The day Dawn and I walked to Charlten Marshall to play football against some lads we met at a 'real' game in Shapwick. They promised to get a side together as did we!!! We never managed to talk anyone else to joining us but that didn't stop us. Eventually we arrived, albeit very tired. No the lads did not turn up, just as well really with our knowledge of the game and we didn't even have a football. I wonder if they were watching us from afar?
I was stood near our Charley when he was knocked out of his welly boots. He landed a couple of feet away but the boots remained upright. He had the "How did I get here " look on his face. It still gets brought up at family get-togethers. Like the time he was knocked off of his bike by a car and ended up in hospital. Aged about 5years, he rode out of Picadilly without looking and went straight into the path of a car. Luckily he was only bruised but unfortunately the car driver had no insurance. Scandal in the village for a few weeks no doubt.
Going into the Bottle & Jug down the Anchor to get a packet of smith's crisps (the original sort that had the little blue bag inside) or a packet of nuts and raisins, hoping Dad was at the bar and would see me. He always paid for them if he knew I was there. I think we probably drove the landlord mad.
The paper man coming on Saturday mornings in his car to collect money owed for papers. He always sold sweets from his boot. Dad would buy us some. I'm surprised we have any teeth left.
Being told that the pond in Philip's field (behind our house) was so deep that a horse drowned there many years before, so we had to stay away. True about the horse, I don't know.
Walking up to the Point-to-Point races at Badbury Rings. No I wasn't interested in horses or racing but it was probably something to do with the Brandy snaps Dad would buy us. The following day Hazel Crabb, Betty Creech and I would go up to Badbury Rings and look for treasures that any one may have dropped. We never found anything except litter.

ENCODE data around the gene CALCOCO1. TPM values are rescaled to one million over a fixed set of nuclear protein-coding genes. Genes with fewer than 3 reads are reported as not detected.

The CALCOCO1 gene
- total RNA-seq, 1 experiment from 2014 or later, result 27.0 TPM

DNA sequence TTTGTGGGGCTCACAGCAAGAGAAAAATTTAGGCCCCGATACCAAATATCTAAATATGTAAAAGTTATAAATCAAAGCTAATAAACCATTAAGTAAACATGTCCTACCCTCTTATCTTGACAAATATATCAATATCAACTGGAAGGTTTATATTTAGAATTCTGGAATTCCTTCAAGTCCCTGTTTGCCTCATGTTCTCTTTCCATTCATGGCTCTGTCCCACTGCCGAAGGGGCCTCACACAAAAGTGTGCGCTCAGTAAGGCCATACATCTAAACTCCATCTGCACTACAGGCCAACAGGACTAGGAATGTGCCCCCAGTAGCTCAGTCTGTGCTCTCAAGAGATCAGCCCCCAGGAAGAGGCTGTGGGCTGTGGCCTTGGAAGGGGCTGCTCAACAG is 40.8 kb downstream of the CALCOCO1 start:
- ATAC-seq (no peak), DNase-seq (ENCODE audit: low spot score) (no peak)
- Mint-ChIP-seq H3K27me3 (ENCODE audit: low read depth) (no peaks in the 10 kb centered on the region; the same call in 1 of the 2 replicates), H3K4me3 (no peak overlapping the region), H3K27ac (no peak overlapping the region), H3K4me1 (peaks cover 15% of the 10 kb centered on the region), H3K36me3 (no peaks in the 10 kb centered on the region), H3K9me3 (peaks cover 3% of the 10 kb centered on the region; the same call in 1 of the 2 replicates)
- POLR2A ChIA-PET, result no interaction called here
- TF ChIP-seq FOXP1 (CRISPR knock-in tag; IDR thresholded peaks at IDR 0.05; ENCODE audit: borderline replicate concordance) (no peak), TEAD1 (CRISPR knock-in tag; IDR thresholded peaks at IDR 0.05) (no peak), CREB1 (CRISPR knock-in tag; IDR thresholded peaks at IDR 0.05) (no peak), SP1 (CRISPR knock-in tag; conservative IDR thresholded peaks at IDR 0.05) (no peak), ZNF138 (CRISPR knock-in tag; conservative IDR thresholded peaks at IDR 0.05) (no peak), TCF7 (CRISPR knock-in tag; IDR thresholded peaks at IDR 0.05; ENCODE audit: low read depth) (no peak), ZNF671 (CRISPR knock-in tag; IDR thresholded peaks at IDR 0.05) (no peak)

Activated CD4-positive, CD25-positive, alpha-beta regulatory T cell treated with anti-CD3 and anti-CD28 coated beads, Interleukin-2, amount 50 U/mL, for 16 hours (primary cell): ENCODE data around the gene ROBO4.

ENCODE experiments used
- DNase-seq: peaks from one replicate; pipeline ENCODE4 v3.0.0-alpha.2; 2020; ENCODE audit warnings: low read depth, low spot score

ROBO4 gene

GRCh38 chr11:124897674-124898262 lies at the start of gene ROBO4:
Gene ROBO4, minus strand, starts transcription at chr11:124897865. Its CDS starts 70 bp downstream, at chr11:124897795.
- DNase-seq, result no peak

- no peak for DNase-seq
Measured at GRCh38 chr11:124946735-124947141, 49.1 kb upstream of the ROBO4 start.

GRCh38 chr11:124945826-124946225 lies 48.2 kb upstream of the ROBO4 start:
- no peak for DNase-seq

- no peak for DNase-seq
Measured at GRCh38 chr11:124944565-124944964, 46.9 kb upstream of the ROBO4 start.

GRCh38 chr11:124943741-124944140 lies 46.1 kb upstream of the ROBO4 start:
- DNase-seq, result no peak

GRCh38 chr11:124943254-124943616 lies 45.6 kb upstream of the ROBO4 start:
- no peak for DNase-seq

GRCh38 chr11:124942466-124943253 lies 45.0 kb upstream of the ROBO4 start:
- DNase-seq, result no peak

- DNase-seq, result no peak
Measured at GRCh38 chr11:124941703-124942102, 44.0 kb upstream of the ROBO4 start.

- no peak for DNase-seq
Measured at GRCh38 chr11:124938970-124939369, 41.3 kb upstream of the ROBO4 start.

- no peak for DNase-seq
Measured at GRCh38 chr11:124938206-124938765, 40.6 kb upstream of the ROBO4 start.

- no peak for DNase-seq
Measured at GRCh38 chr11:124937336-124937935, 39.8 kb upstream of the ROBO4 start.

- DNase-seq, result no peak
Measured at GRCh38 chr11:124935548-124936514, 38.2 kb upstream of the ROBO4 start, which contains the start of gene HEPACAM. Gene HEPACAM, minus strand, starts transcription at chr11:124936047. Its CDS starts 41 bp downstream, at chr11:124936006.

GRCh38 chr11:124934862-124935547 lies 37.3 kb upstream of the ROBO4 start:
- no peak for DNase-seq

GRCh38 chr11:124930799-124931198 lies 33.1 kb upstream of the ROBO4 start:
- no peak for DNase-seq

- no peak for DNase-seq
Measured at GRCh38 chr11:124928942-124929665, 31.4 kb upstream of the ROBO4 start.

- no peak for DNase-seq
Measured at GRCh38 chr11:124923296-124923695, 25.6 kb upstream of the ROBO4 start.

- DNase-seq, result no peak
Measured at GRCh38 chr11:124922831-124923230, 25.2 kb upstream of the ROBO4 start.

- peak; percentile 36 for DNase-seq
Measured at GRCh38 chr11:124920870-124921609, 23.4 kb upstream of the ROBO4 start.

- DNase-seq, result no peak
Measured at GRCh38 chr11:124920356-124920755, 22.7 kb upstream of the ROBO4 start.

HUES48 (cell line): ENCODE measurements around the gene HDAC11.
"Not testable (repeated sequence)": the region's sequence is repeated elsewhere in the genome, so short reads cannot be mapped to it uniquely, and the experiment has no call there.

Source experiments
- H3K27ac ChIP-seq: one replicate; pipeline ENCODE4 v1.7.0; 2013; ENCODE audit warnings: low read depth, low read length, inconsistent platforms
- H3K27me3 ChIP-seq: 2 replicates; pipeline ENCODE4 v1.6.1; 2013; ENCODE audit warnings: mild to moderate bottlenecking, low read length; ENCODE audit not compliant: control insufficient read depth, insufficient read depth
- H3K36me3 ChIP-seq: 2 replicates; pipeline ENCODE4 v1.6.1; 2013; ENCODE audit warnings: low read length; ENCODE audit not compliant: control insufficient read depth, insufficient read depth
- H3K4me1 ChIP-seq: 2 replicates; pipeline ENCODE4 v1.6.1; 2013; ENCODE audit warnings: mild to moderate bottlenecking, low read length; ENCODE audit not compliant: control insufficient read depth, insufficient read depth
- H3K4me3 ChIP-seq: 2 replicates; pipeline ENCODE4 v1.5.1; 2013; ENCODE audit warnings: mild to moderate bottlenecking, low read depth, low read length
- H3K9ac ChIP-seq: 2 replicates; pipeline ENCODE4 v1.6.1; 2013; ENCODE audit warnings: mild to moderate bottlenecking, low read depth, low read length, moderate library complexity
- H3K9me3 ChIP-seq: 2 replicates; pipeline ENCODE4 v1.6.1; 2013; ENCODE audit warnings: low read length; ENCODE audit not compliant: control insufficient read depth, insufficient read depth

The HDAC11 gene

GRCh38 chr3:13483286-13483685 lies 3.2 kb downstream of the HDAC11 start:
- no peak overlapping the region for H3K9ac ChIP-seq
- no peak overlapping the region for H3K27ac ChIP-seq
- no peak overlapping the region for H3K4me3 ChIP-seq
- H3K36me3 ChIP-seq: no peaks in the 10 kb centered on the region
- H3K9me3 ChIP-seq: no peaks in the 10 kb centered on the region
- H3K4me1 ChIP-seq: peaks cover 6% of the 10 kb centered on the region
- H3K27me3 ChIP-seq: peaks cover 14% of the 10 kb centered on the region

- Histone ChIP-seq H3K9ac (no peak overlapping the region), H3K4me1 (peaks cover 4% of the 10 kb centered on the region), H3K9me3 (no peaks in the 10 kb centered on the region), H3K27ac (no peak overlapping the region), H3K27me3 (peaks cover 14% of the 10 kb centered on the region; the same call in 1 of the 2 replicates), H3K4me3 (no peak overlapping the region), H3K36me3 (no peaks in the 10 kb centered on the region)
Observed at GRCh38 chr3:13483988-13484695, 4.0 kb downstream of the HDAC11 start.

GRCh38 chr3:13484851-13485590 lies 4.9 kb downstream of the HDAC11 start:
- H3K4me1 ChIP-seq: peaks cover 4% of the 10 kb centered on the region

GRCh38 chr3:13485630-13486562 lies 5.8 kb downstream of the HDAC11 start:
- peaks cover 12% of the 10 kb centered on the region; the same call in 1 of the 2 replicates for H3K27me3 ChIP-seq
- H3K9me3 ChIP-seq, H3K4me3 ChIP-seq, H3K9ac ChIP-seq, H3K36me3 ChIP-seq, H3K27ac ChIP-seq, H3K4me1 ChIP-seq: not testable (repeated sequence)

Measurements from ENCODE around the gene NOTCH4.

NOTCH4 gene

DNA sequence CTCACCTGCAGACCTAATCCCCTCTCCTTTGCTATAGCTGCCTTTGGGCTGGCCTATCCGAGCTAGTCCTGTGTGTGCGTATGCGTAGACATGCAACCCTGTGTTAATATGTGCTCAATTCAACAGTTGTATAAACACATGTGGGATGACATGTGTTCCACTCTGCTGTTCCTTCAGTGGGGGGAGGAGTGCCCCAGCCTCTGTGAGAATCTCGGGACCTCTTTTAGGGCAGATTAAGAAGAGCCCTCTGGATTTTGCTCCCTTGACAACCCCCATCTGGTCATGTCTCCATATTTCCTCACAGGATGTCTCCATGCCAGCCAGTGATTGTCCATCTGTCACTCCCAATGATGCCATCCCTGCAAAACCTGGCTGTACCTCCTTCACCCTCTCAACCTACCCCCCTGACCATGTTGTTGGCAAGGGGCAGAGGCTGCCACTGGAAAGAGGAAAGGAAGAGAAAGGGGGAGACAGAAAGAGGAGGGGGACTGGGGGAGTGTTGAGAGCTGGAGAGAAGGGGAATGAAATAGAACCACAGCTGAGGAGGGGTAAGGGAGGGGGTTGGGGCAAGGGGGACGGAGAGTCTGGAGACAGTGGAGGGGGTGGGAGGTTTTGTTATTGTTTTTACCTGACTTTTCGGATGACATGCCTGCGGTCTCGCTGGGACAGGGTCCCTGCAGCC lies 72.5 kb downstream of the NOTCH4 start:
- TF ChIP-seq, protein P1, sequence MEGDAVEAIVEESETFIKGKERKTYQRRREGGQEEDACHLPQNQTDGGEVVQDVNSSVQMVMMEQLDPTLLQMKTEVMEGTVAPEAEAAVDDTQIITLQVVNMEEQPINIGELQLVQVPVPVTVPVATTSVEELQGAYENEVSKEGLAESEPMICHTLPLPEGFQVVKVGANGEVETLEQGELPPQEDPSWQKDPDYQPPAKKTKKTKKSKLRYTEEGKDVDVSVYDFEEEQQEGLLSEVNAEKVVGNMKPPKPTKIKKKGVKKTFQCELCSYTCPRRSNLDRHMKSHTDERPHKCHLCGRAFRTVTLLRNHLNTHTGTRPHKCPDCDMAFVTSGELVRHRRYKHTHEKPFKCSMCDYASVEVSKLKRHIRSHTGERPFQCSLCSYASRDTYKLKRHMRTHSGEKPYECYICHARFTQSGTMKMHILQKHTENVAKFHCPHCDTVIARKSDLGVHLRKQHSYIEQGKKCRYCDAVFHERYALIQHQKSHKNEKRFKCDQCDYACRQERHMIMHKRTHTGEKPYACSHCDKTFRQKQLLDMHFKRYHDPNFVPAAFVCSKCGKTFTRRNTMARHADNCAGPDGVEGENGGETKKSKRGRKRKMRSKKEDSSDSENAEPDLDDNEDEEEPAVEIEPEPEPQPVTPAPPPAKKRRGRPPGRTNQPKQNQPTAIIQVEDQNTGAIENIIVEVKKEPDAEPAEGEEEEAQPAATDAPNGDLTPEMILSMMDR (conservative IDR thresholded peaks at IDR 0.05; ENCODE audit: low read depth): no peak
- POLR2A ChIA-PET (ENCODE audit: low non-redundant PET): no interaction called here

The Bakers van that came round two or three times a week. I remember the bread was always really crusty. It was a cowdrey's van and I think it was a Mr. Ricketts that drove it. Of course the village shop never sold bread.
The hardware van that used to come round every now and then. Just how many bowls and brushes did people get through then? I don't suppose many had Hoovers then.
Ringing Mrs. Richards's doorbell and running away (I'm ashamed to admit that one) Why did all the village kids do that? Probably was the only door that had a bell.
The annual floods. I remember most years they came up to the Anchor Inn. But occasionally the high street would get flooded. One year they even reached passed the shop the shop. It must have been awful to live down over the pound. I use to believe that the skeletons from the graves in the churchyard would find themselves coming up the street. Dad said that once some did get washed into the river.
One year our Michael and another (I thought it was Dave Kerley but Maureen thinks it was ??????) setting fire to one of the trees down the Conker Field. Accidentally I sure, but they were smoking, so I'm told.
We used to go down the Conker tree field when it was very cold and icy. The water used to freeze over and we would 'skate' on it. The snow and ice used to last for weeks then. The icicles that were on our roofs were huge. We used to slide up and down the road on the ice. Our shoes never had any tread on them.
At 13 or 14 years old being paid to pick the wild oats or charlotte (the yellow wild flower) out of the crops by Bobby Cave. Hazel and I made quite a bit during the summer months.
Julia Cave and I were caught scrumping pears from her grandfather's garden. We climbed over that high wall. For an old man he couldn't half run.
A load of us going down to the river to swim in the summer months. We used paddle across the stream and walk to the river t other sheep dip. It was really deep there. You would not catch me doing that now. I remember having to climb up the bank to get out and always getting covered with mud.
Bonfire night I think we came down your place a few times. Dad would buy a box of fireworks. When we were little, dad would put a Catherine wheel on the gatepost and lit it - it always flew off. Or a Rocket in a milk bottle that always fell over.
Margaret Jewell and I used to catch minnows in the ditches in Piccadilly lane. I remember her breaking her arm while playing leapfrog.
We used to play French cricket in the road. Dad used to play but I can't remember him hitting the ball! "